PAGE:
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The Performance Impact Of Fedora 19 Updates

Fedora

Published on 10 August 2013 11:37 AM EDT
Written by Michael Larabel in Fedora
9 Comments

With Fedora more liberally pushing down package updates compared to Ubuntu Linux and other fixed-release distributions, how has the performance evolved since the release of "Schrödinger's Cat" in early July? Here's some benchmarks showing how the Fedora 19 performance has evolved with a newer kernel and other changes.

Fedora 19 originally shipped with the Linux 3.9 kernel but pushed down since then has been Linux 3.10 as a package update (presently at Linux 3.10.4-300.fc19), a point release bump to the X.Org Server, and various other updates to key system components.

Having a clean Fedora 19 installation this week on the AMD A10-6800K "Richland" APU system, I carried out some benchmarks comparing a clean install of F19 Schrödinger's Cat to then all available package updates as of 9 August. Various benchmarks stressing different subsystems were handled via the industry-rated Phoronix Test Suite software.

These weekend benchmarks of Fedora 19 vs. Fedora 19 updates can be found on OpenBenchmarking.org within 1308106-SO-FEDORA19A18. That page also shows various information on the software/hardware, system logs, and the performance results in full. Below are a few excerpts.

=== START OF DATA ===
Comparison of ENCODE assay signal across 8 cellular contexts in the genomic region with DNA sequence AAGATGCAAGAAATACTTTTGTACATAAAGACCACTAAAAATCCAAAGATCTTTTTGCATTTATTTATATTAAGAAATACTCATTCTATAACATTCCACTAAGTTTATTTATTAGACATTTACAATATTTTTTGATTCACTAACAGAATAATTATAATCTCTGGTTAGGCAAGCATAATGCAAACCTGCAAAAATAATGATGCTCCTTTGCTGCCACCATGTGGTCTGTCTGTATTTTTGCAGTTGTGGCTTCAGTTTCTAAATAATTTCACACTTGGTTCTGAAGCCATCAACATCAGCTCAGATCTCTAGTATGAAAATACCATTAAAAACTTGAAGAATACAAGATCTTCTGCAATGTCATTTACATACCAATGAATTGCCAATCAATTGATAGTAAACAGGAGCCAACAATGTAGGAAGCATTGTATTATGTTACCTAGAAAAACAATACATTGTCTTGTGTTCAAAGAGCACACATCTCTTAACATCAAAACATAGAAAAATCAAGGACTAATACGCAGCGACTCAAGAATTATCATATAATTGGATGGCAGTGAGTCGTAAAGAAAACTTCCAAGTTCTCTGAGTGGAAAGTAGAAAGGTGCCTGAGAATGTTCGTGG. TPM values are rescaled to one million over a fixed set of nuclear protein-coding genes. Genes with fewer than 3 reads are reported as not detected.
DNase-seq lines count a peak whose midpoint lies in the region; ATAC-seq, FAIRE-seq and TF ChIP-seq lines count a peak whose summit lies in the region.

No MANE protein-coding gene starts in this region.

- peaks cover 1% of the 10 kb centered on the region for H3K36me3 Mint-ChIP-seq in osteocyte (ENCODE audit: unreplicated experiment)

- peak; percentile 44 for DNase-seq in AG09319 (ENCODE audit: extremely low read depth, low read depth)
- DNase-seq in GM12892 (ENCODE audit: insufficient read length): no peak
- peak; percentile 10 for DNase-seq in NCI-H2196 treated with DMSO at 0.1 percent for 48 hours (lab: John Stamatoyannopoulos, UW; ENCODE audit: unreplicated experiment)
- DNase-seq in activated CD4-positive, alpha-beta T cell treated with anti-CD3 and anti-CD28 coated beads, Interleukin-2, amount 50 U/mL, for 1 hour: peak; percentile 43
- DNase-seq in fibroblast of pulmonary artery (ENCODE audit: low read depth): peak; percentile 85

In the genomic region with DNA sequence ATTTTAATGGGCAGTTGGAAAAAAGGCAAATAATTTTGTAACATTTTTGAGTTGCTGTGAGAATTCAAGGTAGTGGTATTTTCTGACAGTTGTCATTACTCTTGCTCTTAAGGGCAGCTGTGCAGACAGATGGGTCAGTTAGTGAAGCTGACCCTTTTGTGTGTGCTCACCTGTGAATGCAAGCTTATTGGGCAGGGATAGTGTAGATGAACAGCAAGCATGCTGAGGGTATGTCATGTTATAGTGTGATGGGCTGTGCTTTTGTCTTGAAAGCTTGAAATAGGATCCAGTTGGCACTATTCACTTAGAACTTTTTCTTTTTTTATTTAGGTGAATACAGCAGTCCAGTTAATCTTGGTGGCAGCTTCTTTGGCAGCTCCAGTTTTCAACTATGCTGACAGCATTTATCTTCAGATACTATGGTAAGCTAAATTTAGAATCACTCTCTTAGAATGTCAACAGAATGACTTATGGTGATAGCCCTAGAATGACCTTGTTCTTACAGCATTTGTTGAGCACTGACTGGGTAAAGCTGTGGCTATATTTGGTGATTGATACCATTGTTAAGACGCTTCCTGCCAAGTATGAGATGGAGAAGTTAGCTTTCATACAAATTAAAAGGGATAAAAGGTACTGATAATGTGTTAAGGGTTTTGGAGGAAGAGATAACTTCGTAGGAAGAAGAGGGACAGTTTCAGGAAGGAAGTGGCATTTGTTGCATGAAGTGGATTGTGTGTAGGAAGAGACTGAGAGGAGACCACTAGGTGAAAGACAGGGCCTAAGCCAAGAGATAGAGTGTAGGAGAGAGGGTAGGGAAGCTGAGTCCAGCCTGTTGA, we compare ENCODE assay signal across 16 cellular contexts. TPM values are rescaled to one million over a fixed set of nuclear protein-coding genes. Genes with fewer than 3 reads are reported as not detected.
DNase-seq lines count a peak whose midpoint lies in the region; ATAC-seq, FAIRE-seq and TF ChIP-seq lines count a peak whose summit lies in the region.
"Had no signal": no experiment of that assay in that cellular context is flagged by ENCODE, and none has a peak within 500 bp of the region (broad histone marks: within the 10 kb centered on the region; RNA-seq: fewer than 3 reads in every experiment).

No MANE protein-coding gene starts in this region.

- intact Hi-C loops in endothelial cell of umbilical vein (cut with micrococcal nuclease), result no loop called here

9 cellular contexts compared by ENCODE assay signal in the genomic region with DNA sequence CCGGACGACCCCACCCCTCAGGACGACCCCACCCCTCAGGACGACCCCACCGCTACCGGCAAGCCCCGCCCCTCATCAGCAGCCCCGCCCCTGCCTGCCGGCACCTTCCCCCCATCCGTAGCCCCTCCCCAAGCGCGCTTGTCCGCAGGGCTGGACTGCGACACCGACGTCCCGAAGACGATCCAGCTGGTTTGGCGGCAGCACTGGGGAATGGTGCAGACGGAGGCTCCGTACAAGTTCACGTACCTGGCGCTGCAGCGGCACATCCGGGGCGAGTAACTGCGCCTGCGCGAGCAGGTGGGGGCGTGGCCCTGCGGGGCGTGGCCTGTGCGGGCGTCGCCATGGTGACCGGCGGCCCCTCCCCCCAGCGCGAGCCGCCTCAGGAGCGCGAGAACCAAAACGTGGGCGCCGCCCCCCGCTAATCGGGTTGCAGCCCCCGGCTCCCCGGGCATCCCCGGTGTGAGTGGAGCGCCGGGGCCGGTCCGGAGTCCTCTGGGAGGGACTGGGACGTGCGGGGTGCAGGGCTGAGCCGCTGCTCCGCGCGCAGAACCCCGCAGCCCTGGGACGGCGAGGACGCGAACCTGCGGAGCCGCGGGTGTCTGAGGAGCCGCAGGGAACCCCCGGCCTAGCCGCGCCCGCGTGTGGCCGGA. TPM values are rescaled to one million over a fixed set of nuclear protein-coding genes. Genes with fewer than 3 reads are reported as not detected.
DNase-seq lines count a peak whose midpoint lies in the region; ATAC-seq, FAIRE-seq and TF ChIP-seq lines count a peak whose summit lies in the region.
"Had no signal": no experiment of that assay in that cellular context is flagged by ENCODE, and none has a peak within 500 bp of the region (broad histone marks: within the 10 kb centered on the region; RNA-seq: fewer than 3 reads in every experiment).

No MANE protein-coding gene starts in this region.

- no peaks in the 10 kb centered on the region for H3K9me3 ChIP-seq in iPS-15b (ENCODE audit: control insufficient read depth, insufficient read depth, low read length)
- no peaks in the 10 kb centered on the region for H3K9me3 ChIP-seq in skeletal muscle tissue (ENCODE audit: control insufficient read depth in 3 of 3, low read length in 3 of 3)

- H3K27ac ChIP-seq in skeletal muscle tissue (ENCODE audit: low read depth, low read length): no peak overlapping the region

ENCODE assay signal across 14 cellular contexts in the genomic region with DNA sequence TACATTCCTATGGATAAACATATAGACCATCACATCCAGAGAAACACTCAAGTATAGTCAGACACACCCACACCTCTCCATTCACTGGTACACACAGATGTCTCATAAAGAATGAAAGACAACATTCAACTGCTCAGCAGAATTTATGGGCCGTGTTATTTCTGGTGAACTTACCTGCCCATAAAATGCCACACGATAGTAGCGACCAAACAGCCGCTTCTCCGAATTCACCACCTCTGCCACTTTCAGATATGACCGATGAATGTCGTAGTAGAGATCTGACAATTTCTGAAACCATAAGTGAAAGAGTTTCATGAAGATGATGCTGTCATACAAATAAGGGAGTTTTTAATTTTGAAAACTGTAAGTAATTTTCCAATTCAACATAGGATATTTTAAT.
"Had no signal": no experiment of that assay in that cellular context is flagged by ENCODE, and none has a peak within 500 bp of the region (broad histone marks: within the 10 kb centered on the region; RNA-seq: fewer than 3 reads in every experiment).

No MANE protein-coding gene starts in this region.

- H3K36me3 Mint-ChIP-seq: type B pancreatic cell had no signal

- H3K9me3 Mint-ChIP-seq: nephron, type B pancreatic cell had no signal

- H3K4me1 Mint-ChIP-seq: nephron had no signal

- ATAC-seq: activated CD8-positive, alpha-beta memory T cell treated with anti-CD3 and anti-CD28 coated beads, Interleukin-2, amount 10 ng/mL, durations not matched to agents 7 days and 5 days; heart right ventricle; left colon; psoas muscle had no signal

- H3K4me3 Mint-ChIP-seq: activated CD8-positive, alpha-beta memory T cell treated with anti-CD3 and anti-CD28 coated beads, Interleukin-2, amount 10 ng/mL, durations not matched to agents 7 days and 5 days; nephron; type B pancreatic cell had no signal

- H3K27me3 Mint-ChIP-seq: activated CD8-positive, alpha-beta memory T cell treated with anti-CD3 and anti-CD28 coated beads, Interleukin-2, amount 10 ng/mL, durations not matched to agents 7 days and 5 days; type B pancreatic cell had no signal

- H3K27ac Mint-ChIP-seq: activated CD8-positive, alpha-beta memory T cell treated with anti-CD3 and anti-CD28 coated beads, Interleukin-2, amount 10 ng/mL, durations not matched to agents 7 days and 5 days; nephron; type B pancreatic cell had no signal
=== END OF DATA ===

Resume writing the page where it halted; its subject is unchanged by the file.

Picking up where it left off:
Some Fedora 19 desktops using the open-source graphics drivers may find faster performance with the updates applied. The move to the Linux 3.10 kernel has the potential for some Radeon/Intel/Nouveau performance wins. From the start, Fedora 19 has shipped Mesa 9.2-devel so already there's been good "out of the box" performance on the Mesa/Gallium3D side.



Some computational tests are also running faster with the updated Fedora 19 x86_64 installation on the AMD A10-6800K APU.

About The Author
Michael Larabel is the principal author of Phoronix.com and founded the web-site in 2004 with a focus on enriching the Linux hardware experience and being the largest web-site devoted to Linux hardware reviews, particularly for products relevant to Linux gamers and enthusiasts but also commonly reviewing servers/workstations and embedded Linux devices. Michael has written more than 10,000 articles covering the state of Linux hardware support, Linux performance, graphics hardware drivers, and other topics. Michael is also the lead developer of the Phoronix Test Suite, Phoromatic, and OpenBenchmarking.org automated testing software. He can be followed via and or contacted via .
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